What is the correct way to use the Zerostat?

Hi fellow members,

Need some help with my Zerostat gun used for my vinyl records.

First, should the record be spinning on the platter when I slowly squeeze and slowly release the trigger aimed at the record on the turntable, or should the record be stationary while I pull and release the trigger?

Second, what's the nozzle with a lightbulb that came with the Zerostat do? Is this a test? How do I use it? There was no instruction manual in the box to tell me how to use it.

Third, no matter how slow I pull or release the trigger, I still get a click noise from the Zerostat. Based on reading forums, it appears that if you hear clicking noise, that means I pulled/released too fast on the trigger. How slow is considered slow ?

Any help/feedback would be nice.
I usually do it when the record is on on the turntable but it SHOULD NOT BE SPINNING.

Here are the instructions:

1) Imagine a record having a triangular shape(the spindle hole being the center). Hold the Zerostat approximately 12" away from the record surface and slowly squeeze the trigger at each of the three "corner points" of the record. Take about 2 seconds to squeeze and 2 seconds to release at each of these locations.

2) Pointing the Zerostat at the center of the record slowly squeeze the trigger the fourth time, point the Zerostat awaya from the record(at the floor) and release the trigger.

There's been an issue with a static during LP playback in my system lately, after I upgraded the cartridge from MM Sumiko Pearl to medium output MC Benz Ace...I think I just notice more now since the Ace is so much more revealing.

What I do now(found it mentioned in the forums here) and it's been working real good, is I use the Zerostat as per instructions above, plus I brush the record when it starts to spin with an Audioquest brush, but, and this is funny, you have to moisten the fingers with which you hold the brush's metal body while you are brushing a record, and with the fingers on your other hand also slightly moistened, touch something that is grounded, in my case it's the Pro-Ject Speedbox. I guess the static just gets released better this way.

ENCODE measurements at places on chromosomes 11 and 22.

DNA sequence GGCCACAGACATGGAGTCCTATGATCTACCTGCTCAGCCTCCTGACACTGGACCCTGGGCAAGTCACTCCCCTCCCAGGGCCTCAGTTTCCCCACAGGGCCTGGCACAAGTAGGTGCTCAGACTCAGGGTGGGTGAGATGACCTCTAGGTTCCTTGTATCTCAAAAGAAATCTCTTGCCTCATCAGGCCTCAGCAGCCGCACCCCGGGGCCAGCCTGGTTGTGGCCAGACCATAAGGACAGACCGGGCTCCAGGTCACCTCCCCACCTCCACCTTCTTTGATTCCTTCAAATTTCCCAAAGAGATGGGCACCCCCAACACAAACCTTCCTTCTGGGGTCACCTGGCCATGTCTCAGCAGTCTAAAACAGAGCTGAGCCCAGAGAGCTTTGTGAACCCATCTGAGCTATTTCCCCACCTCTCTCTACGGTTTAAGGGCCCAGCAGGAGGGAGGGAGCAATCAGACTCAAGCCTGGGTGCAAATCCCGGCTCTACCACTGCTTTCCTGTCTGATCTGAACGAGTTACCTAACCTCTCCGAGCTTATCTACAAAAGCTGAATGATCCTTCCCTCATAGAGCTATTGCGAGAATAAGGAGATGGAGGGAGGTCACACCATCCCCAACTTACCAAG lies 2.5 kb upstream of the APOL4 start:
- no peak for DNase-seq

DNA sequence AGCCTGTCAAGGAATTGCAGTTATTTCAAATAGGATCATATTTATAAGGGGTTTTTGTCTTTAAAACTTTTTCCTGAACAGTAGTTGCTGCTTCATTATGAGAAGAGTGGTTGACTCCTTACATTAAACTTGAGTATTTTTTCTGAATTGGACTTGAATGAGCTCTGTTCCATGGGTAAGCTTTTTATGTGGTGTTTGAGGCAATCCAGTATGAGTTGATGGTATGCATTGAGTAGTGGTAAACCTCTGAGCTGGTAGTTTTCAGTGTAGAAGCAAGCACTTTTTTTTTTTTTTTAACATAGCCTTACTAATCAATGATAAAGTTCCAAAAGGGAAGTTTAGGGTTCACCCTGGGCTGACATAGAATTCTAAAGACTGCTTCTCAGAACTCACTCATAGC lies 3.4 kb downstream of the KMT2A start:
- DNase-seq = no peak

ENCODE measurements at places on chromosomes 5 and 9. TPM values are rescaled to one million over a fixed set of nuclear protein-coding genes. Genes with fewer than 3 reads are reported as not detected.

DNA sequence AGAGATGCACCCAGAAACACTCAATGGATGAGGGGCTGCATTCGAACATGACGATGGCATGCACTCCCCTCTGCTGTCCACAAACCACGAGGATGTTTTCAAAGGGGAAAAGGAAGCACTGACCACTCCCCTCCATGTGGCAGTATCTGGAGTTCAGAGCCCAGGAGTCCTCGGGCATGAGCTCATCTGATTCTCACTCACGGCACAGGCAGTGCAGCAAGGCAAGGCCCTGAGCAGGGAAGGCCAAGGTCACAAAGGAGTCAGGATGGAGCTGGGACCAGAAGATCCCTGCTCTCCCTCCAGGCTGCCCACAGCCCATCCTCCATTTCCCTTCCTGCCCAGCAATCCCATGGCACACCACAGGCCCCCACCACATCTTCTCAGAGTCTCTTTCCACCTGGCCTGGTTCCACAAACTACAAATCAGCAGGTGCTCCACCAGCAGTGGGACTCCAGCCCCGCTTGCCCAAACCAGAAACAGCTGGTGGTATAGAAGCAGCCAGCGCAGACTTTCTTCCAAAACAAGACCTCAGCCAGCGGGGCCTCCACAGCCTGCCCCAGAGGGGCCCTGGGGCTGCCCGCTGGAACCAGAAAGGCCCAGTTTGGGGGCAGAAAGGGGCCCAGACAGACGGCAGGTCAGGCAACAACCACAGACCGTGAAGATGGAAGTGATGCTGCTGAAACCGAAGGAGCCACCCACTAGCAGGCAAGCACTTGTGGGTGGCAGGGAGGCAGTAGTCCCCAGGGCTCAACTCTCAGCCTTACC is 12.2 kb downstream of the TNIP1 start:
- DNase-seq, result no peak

Works very good and the records are quiet.

Good Luck!
Thanks Audphile1 for your reply.

Just curious, are these instructions you listed above from the manufacturer? I bought my Zerostat new and my box did not include any written manual instructions. Does it really require 4 squeezes/releases per record? Somehow I thought it just needs one squeeze/release and that's it. Also, I thought both squeeze and release should be aimed at the record at all times, no?

I just bought a vintage Zerostat kit and the instructions are on it. That's where I got it from.

You need to kind of get a feel for the Zerostat trigger though. Practice a bit on the squeeze/release.
Ok, thanks Audphile1.

I'll give it a try.
Studio, the cap is a test bulb, if you get a light it is supposed to be working but is not for daily use.
Does anyone know if the Zerostat wears out after many years.